The Ip Man movies left out something crucial about the real Bruce Lee, but this was actually a wise decision. The franchise first got rolling in 2008 with Ip Man, in which Donnie Yen portrayed the legendary mentor of Bruce Lee. The film would spawn three sequels along with a spin-off, Master Z: Ip Man Legacy, while launching Yen to worldwide stardom.

The series also featured an increasingly greater presence by Bruce Lee, though he always remained a supporting character. First shown as a child at the end of Ip Man 2, where he was played by Dai-Yan Jiang, he would later be seen in Ip Man 3 and Ip Man 4: The Finale, portrayed both times by Danny Chan. Though Lee had a particularly strong presence in Ip Man 4, his appearances in the series consistently left out a key aspect of his life story.


Specifically, the Ip Man series never showed an in-depth look at Bruce Lee training with Ip Man. Instead, the franchise took the approach of Lee being seen at various stages of his life, and being at different phases of his relationship with Ip Man each time, without showing them as master and student. While this would have been a major missed opportunity under normal parameters, the approach that the Ip Man movies were taking made this the right call.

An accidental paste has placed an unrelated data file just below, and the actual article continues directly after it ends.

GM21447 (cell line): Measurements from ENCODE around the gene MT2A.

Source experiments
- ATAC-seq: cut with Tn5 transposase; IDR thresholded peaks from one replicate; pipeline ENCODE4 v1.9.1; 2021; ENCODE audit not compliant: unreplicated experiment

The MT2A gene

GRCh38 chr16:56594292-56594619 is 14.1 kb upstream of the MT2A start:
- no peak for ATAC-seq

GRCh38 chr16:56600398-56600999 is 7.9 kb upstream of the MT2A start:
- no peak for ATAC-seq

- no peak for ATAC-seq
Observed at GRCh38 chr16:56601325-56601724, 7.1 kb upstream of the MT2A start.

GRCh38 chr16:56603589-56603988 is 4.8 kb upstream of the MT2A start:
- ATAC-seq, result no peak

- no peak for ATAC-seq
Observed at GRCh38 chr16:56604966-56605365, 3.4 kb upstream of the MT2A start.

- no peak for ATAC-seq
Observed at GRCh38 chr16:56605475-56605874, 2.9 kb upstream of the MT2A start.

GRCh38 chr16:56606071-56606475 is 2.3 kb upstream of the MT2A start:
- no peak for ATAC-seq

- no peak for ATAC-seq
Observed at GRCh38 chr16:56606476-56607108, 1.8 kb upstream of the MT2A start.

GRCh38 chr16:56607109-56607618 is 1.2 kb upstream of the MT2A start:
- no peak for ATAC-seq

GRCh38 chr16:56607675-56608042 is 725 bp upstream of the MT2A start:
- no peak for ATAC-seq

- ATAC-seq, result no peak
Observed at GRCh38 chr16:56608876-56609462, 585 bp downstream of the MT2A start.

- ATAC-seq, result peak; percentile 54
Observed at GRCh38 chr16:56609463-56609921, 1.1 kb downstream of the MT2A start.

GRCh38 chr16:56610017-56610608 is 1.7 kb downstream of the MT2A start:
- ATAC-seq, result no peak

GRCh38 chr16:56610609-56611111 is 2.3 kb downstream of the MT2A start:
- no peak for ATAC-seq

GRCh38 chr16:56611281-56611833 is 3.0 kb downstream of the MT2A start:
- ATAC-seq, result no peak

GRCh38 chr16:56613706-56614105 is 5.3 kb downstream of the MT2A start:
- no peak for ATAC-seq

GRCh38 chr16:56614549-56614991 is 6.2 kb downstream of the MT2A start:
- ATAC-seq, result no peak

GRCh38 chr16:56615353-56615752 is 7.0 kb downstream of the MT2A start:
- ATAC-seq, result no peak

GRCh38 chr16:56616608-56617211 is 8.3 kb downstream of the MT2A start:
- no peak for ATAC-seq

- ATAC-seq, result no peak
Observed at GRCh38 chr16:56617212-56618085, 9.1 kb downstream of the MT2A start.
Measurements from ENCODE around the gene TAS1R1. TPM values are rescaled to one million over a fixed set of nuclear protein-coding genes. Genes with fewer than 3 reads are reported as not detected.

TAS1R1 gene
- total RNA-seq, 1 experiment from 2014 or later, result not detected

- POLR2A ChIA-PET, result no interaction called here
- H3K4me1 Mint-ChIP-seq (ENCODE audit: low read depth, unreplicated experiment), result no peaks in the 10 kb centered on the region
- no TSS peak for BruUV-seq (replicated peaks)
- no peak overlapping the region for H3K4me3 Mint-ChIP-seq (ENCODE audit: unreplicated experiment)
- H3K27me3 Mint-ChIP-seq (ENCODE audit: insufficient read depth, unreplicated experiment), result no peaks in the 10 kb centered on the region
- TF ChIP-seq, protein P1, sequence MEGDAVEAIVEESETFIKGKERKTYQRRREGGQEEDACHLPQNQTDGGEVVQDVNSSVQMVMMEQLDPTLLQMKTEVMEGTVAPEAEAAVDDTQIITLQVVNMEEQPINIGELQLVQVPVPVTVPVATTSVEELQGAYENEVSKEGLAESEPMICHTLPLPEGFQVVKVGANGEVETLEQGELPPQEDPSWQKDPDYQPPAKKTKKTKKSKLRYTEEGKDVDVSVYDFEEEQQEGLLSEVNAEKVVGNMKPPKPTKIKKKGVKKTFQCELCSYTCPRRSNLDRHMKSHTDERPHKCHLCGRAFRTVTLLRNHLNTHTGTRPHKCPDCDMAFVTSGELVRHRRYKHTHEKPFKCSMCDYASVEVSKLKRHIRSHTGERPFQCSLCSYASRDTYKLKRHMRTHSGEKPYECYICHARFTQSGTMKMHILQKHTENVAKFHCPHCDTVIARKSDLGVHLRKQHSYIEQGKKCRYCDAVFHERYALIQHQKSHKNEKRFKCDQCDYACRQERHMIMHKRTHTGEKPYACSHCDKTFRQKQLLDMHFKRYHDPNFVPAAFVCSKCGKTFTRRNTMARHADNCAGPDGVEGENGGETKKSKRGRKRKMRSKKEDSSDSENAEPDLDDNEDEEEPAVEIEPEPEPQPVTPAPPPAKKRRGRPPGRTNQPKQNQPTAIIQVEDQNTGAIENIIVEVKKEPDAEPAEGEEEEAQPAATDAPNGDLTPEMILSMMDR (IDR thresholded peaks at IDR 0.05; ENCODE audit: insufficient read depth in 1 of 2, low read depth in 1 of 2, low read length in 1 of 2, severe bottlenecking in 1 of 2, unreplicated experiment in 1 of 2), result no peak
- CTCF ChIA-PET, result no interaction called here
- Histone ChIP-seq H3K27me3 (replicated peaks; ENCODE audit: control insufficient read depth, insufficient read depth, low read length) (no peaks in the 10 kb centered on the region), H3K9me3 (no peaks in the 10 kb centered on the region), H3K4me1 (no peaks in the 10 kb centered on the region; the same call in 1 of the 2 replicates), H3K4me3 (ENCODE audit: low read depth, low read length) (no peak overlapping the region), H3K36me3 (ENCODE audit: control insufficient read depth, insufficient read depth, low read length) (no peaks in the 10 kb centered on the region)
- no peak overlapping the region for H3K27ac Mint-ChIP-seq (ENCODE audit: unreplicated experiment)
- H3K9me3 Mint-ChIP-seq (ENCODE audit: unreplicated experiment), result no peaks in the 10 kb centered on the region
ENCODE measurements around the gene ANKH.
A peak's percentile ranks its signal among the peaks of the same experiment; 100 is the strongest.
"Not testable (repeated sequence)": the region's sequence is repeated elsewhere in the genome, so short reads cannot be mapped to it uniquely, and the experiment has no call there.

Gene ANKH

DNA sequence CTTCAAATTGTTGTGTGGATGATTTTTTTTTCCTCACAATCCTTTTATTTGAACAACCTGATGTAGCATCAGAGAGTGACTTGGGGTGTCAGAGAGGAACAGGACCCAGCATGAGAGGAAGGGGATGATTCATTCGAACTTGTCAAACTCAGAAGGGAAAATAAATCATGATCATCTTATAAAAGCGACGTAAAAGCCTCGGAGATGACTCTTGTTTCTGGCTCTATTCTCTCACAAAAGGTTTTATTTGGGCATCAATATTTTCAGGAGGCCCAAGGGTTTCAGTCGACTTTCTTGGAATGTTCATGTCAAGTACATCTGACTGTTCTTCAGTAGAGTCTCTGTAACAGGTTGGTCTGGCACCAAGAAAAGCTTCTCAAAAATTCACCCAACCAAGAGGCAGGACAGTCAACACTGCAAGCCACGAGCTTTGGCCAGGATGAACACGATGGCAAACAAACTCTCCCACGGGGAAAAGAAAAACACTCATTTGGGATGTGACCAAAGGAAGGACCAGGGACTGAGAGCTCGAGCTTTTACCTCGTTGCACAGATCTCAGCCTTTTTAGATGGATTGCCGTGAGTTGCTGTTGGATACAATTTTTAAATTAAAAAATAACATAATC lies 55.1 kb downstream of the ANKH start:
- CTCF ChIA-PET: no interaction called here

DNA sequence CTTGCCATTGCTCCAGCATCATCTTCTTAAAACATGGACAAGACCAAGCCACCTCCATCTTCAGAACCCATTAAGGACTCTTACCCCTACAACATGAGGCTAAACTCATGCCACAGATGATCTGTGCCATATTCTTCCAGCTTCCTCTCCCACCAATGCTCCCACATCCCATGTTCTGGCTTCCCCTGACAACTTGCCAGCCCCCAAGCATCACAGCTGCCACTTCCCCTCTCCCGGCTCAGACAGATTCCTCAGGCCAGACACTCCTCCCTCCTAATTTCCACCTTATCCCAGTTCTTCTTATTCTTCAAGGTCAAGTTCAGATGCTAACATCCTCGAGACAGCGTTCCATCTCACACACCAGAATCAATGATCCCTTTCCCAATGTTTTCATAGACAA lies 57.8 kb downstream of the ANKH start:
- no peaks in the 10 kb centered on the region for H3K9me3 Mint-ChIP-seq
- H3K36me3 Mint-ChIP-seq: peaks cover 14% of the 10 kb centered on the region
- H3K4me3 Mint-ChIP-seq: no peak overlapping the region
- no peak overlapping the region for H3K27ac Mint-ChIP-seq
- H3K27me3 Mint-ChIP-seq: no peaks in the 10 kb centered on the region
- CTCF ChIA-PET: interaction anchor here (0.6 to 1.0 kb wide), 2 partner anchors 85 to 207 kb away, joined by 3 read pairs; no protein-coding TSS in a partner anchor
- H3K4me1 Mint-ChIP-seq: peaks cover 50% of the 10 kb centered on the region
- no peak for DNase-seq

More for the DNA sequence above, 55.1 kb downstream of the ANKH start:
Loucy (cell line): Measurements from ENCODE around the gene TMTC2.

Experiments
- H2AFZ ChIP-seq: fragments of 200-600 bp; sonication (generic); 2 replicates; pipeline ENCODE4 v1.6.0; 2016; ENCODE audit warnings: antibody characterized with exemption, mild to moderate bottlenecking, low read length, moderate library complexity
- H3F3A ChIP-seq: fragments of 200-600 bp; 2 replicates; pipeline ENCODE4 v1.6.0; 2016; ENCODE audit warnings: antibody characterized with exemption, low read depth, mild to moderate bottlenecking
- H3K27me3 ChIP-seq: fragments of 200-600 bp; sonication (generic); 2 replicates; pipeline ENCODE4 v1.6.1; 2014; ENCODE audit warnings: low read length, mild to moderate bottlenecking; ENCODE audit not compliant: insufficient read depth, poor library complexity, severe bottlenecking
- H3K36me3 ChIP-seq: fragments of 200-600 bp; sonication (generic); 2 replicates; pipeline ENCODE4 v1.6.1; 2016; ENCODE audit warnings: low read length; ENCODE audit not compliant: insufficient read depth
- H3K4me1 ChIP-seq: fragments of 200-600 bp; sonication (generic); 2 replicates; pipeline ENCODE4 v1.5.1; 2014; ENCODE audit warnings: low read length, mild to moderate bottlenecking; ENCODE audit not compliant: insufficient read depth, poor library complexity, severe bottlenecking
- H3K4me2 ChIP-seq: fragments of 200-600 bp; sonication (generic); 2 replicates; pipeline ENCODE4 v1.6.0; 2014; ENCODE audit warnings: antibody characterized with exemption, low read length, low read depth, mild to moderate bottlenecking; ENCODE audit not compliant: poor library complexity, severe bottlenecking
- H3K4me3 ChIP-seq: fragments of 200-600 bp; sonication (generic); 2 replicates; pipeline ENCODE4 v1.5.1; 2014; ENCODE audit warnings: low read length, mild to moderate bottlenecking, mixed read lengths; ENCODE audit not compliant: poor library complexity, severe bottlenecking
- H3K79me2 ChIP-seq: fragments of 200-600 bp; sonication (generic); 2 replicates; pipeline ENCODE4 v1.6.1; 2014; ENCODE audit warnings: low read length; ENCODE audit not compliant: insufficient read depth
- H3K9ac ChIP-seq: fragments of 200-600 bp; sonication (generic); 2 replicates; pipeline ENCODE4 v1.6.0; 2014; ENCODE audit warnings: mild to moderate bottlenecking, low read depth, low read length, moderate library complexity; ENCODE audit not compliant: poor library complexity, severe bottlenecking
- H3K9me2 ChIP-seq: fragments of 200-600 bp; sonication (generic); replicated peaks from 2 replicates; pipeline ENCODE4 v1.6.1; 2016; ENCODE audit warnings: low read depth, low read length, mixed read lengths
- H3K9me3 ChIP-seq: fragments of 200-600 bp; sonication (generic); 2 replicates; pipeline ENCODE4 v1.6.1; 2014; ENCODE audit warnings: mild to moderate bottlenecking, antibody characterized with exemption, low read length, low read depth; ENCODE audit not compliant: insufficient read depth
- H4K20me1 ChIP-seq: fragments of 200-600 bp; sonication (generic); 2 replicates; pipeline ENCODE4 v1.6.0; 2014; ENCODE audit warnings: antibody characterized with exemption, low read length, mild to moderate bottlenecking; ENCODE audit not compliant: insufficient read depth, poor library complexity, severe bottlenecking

First and foremost, the focal point of the series was always on Ip Man himself, and simply showing him as the teacher of Bruce Lee would have been both predictable and redundant. Ip Man was one of the most famed Wing Chun kung fu masters to ever live, while his relationship with Lee was the most obvious element of his story to gravitate to, but it would have been all too easy for the series to simply boil down to Ip Man building Bruce Lee into the warrior the world knows. Going the opposite direction from this also didn’t just benefit Ip Man’s story, but also that of Lee himself.

Bruce Lee, of course, needs no introduction, and having him as more of a tertiary character for the series made his appearances much more impactful when they happened. First shown as a child eager to learn to fight at the end of Ip Man 2, Lee’s appearances in Ip Man 3 (where, in this context, he’s clearly already had a fair amount of training elsewhere) and Ip Man 4 show him before and after he’s studied with Ip Man. In each case, Lee’s return is anticipated more and more, with the audience excited to see what level he’s at now. By the time of Ip Man 4, he’s shown as Bruce Lee fully realized in the film’s alley fight, one of its standout action scenes.

That isn’t to say that a movie devoted to Lee coming up under Ip Man’s tutelage wouldn’t be engaging, but that also wasn’t the focus of the particular story the Ip Man series was telling. With that in mind, keeping the Lee’s relationship with Ip Man as more of a side element was the best move for it, especially for the role of Lee himself in the series. Every time he showed up in an Ip Man movie, Danny Chan’s Bruce Lee was a scene-stealer, and by keeping his training with his sifu out of the spotlight, it made his every appearance that much more awaited, with the audience eagerly anticipating just how close he was to the Bruce Lee everyone knows and loves each time.

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